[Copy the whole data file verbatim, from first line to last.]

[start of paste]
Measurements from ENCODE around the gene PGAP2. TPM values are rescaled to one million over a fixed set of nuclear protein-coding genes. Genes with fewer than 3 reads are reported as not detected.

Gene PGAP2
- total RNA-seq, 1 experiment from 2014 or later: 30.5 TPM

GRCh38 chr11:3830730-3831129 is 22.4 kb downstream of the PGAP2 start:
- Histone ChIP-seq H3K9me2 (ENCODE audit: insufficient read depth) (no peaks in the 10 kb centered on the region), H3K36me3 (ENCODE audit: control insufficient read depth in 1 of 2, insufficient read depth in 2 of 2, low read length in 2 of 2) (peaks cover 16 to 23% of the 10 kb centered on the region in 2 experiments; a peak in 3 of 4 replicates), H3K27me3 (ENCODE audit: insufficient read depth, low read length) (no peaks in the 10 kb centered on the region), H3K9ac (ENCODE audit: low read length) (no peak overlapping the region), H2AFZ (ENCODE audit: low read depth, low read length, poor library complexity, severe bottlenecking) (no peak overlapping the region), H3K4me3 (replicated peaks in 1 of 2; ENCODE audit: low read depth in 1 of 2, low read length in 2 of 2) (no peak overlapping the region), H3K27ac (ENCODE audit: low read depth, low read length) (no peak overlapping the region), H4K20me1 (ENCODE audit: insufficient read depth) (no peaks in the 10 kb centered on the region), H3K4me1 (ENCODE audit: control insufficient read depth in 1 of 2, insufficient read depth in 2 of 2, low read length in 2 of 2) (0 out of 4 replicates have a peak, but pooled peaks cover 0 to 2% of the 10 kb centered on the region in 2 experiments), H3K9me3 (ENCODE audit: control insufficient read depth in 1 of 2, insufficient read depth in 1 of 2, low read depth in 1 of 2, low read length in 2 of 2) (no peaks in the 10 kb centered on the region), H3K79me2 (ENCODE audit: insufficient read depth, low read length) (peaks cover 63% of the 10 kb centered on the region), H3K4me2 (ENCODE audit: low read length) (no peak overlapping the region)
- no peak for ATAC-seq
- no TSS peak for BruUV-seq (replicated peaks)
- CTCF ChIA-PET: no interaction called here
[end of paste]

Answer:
Measurements from ENCODE around the gene PGAP2. TPM values are rescaled to one million over a fixed set of nuclear protein-coding genes. Genes with fewer than 3 reads are reported as not detected.

Gene PGAP2
- total RNA-seq, 1 experiment from 2014 or later: 30.5 TPM

GRCh38 chr11:3830730-3831129 is 22.4 kb downstream of the PGAP2 start:
- Histone ChIP-seq H3K9me2 (ENCODE audit: insufficient read depth) (no peaks in the 10 kb centered on the region), H3K36me3 (ENCODE audit: control insufficient read depth in 1 of 2, insufficient read depth in 2 of 2, low read length in 2 of 2) (peaks cover 16 to 23% of the 10 kb centered on the region in 2 experiments; a peak in 3 of 4 replicates), H3K27me3 (ENCODE audit: insufficient read depth, low read length) (no peaks in the 10 kb centered on the region), H3K9ac (ENCODE audit: low read length) (no peak overlapping the region), H2AFZ (ENCODE audit: low read depth, low read length, poor library complexity, severe bottlenecking) (no peak overlapping the region), H3K4me3 (replicated peaks in 1 of 2; ENCODE audit: low read depth in 1 of 2, low read length in 2 of 2) (no peak overlapping the region), H3K27ac (ENCODE audit: low read depth, low read length) (no peak overlapping the region), H4K20me1 (ENCODE audit: insufficient read depth) (no peaks in the 10 kb centered on the region), H3K4me1 (ENCODE audit: control insufficient read depth in 1 of 2, insufficient read depth in 2 of 2, low read length in 2 of 2) (0 out of 4 replicates have a peak, but pooled peaks cover 0 to 2% of the 10 kb centered on the region in 2 experiments), H3K9me3 (ENCODE audit: control insufficient read depth in 1 of 2, insufficient read depth in 1 of 2, low read depth in 1 of 2, low read length in 2 of 2) (no peaks in the 10 kb centered on the region), H3K79me2 (ENCODE audit: insufficient read depth, low read length) (peaks cover 63% of the 10 kb centered on the region), H3K4me2 (ENCODE audit: low read length) (no peak overlapping the region)
- no peak for ATAC-seq
- no TSS peak for BruUV-seq (replicated peaks)
- CTCF ChIA-PET: no interaction called here